Scenes from Half a Race Riot

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Nick Mattos everything is connectedBy Nick Mattos, PQ Monthly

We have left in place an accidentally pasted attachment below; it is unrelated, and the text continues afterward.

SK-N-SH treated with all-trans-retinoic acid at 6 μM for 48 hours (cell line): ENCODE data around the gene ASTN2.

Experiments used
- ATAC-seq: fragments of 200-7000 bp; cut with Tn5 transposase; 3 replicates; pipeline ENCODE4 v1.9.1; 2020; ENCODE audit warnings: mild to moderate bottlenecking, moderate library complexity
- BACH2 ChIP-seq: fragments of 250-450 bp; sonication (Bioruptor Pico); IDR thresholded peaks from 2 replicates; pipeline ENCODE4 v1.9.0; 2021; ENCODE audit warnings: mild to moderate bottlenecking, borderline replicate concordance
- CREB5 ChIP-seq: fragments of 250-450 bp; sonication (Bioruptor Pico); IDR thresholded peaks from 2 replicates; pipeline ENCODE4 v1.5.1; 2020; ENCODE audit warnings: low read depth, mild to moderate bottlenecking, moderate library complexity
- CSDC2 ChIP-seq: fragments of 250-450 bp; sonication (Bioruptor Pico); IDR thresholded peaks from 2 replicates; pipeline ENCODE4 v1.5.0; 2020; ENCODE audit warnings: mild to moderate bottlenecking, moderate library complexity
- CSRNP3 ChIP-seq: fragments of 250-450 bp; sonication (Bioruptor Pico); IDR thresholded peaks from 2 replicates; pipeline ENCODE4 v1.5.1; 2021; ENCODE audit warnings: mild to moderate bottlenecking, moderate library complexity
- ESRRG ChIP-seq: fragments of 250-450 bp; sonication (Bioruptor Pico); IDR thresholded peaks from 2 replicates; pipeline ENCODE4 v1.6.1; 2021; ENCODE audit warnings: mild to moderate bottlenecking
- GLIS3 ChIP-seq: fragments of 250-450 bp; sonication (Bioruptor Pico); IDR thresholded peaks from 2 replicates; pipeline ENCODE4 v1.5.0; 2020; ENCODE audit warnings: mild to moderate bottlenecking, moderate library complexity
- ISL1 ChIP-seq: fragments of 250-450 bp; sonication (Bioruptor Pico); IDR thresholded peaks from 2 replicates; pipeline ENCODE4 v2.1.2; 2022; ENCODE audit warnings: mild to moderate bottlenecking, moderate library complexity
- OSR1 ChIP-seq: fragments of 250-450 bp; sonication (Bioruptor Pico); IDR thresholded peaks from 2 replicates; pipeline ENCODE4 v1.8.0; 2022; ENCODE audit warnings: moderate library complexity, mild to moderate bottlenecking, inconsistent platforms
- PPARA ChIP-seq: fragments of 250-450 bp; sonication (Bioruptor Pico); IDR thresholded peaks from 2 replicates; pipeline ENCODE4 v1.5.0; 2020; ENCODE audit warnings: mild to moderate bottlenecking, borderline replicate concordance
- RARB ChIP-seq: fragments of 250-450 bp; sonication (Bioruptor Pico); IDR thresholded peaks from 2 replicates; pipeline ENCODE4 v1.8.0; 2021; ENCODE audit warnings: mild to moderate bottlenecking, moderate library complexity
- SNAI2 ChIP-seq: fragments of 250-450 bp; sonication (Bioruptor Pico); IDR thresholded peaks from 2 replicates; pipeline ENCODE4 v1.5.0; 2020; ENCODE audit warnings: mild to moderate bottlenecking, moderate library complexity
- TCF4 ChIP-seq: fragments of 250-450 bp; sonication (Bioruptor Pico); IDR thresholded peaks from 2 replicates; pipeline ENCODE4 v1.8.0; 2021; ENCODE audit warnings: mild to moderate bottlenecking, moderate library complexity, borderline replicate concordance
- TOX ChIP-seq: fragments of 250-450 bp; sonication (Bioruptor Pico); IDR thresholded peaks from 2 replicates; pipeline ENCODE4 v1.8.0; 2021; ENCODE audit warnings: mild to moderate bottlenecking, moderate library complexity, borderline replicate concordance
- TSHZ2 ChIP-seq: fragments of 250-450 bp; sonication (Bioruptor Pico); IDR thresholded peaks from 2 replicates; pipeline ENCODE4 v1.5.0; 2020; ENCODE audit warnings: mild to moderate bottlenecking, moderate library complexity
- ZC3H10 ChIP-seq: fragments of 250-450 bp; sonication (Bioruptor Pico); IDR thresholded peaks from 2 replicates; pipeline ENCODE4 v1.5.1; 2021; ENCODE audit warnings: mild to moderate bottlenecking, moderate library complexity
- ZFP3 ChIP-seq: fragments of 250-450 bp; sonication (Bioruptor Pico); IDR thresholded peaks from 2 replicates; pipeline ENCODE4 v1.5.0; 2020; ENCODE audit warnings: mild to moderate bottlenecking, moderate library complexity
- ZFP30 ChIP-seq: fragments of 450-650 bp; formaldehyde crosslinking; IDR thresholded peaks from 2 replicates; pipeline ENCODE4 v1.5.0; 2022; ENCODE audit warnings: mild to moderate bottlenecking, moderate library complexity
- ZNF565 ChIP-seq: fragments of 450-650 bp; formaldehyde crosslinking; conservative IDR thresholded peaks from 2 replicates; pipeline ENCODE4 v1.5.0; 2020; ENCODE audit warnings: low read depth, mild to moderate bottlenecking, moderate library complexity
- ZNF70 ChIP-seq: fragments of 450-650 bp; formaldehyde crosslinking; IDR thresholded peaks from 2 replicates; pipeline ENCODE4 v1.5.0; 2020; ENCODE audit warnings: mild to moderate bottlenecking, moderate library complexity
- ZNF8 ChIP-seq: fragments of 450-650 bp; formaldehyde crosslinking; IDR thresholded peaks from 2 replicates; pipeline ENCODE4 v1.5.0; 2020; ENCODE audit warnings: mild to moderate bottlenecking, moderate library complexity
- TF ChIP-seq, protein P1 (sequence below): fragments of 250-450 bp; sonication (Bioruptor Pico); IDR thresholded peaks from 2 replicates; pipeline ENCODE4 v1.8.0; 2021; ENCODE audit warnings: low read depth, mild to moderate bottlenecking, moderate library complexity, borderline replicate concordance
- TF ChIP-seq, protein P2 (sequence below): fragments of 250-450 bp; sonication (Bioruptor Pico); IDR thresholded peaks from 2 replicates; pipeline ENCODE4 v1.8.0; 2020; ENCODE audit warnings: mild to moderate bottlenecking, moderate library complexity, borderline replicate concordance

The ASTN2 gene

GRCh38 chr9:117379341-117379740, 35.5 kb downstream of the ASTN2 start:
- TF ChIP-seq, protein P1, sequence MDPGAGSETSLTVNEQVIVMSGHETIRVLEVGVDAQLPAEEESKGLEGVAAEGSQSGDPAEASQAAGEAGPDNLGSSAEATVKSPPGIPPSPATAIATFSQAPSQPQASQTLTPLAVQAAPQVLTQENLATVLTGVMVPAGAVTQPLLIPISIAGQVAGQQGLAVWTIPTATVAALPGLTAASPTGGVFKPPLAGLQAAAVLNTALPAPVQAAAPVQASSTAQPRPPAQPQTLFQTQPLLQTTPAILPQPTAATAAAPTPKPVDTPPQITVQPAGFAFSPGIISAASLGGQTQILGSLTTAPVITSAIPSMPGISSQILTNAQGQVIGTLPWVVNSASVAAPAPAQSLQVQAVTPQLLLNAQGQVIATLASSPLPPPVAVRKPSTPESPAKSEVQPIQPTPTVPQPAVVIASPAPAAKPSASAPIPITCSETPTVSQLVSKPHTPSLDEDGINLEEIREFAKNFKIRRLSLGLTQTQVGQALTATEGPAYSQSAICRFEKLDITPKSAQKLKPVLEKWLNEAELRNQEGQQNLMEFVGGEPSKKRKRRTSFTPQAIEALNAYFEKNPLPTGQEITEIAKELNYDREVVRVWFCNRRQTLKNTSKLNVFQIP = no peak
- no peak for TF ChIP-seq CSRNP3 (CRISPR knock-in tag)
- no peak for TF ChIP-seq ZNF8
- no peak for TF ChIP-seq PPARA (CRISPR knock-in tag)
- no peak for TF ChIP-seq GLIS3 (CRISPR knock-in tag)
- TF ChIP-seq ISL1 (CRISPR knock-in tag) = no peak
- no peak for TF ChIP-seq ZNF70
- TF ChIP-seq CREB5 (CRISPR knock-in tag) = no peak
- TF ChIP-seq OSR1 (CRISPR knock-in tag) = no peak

1) In the Japanese American Historical Plaza of Waterfront Park, a boy of perhaps twelve leans against a sculpture, his knee bent to rest his foot casually behind him. He wears a black hoodie, a white helmet, and a black cloth over his face to hide his identity. He’s here on a sunny Saturday morning with about two hundred others to demonstrate against a white nationalist march scheduled to occur this morning in downtown Portland. The only problem is that he, nor anyone else present, seems to know where those white nationalists are right now. 2) It is 11:20 AM, which is much too early for a ska band; there is one blasting over the loudspeaker anyway, attracting the curiosity of a few Saturday Market patrons. A few people mill around with signs (“White Flower!†“I’ve Got 99 Problems And White Supremacy is All of Themâ€), others with red flags held above their heads. In an interesting display of modern activist aesthetics, over half of the crowd are clad in black denim skinny jeans; many have bandanas over their faces, their eyes darting about the crowd nervously. “We are getting live updates on the location of the White Man March,†a woman says in between the ska band’s songs, “and we will announce it soon.†By my count, all but about fifteen of the assembled protesters are visibly white. 3) “I heard on social media that there would be a white supremacist rally here today,†a woman named Leigh tells me, “and because I’m staunchly anti-fascist, I decided I would come and try to disrupt it.†She is effusively happy, her pink-lipsticked smile lighting up her face, the very model of a rad, queer, intersectionality-minded activist. “I’m from Atlanta, and both of my parents did a great job teaching me that racism is a real thing and not some distant memory that we’ve moved past. It was a huge part of my education.†“Moving to Portland, though,†she continues thoughtfully, “people really love to protest. They love to talk about how much they know about anti-racism. It’s quite different than in Atlanta.†10009708_304364143045800_1704198576_nHer eyes widen; I turn to see a crowd of men entirely clad in black walking into the crowd with dead serious scowls on their faces. “Wait!†she exclaims, “Are those the Nazis!?†“No,†her friend says, “false alarm.†Leigh laughs at her error. “This is what I’ve been asking myself every five minutes!†She says, grinning. “You can’t tell where the white male anti-racists begin and the Nazis end, so to speak.†4) A tangible sense of unrest is present in the crowd. Factions are clear—the queer activists standing in a colorfully-clad group, a handful of spectators standing in twos and threes on the outskirts of the demonstrations speaking quietly to one another, the black-clad bandana-wearing folks not talking to anyone. As I move through the crowd, a man follows me about fifteen paces behind. Each time I turn around, he snaps photos of me. 5) “Why should I believe you when you say you’re a journalist?†a woman holding a red flag asks me. Her eyes are filled with the perhaps-justified paranoia of an exhausted activist, underlined with heavy bags. “You don’t have a press pass.†My hand runs along the cord around my neck, pulls out the laminated pass with my photo with “PRESS†printed along the bottom that has tucked itself into my jacket. She looks at it suspiciously, turns it over, looks back up at me. “How do I know you didn’t just make this yourself?†“Well,†I reply, “I helped found the newspaper, so in a sense I did make it myself.†We look at each other, the corners of her mouth pulling down towards the bricks below, the weary gears in her head turning. I don’t get the sense that her activist training told her what to do in this situation. 6) “I was honestly afraid to walk up to the demonstration,†a self-identified queer Latina woman tells me, giggling nervously. “I couldn’t see any other people of color here. From across the street, I couldn’t tell if I was walking into the nazi protest or the counterprotest!†7) “We are still waiting to find out where the Nazis are,†a woman tells the crowd over a loudspeaker to a crowd that has shrunken notably over the last twenty minutes. “We will march soon.†Near her, numerous cardboard signs lay in piles on the ground—“The Cake Is A Lie,†one reads cryptically, almost covered by another reading “Free Wifi.†Behind the speaker, an Asian family takes a picture of their daughter striking a pose on the waterfront, impervious to the demonstration unfolding right behind them as they snap photos. I turn to walk away, see the photographer who has tailed me take one more photo before scurrying back into the crowd. As I walk away up Davis Street, I see one more piece of cardboard sitting on the ground, this one too with paint still wet—“Baby! I went home,†it reads in a generous scrawl. “I’ll see you there.†Nick Mattos (@nickmattos2) is a writer for PQ Monthly and El Hispanic News who doesn’t like Nazis either. Reach him at nick@pqmonthly.com.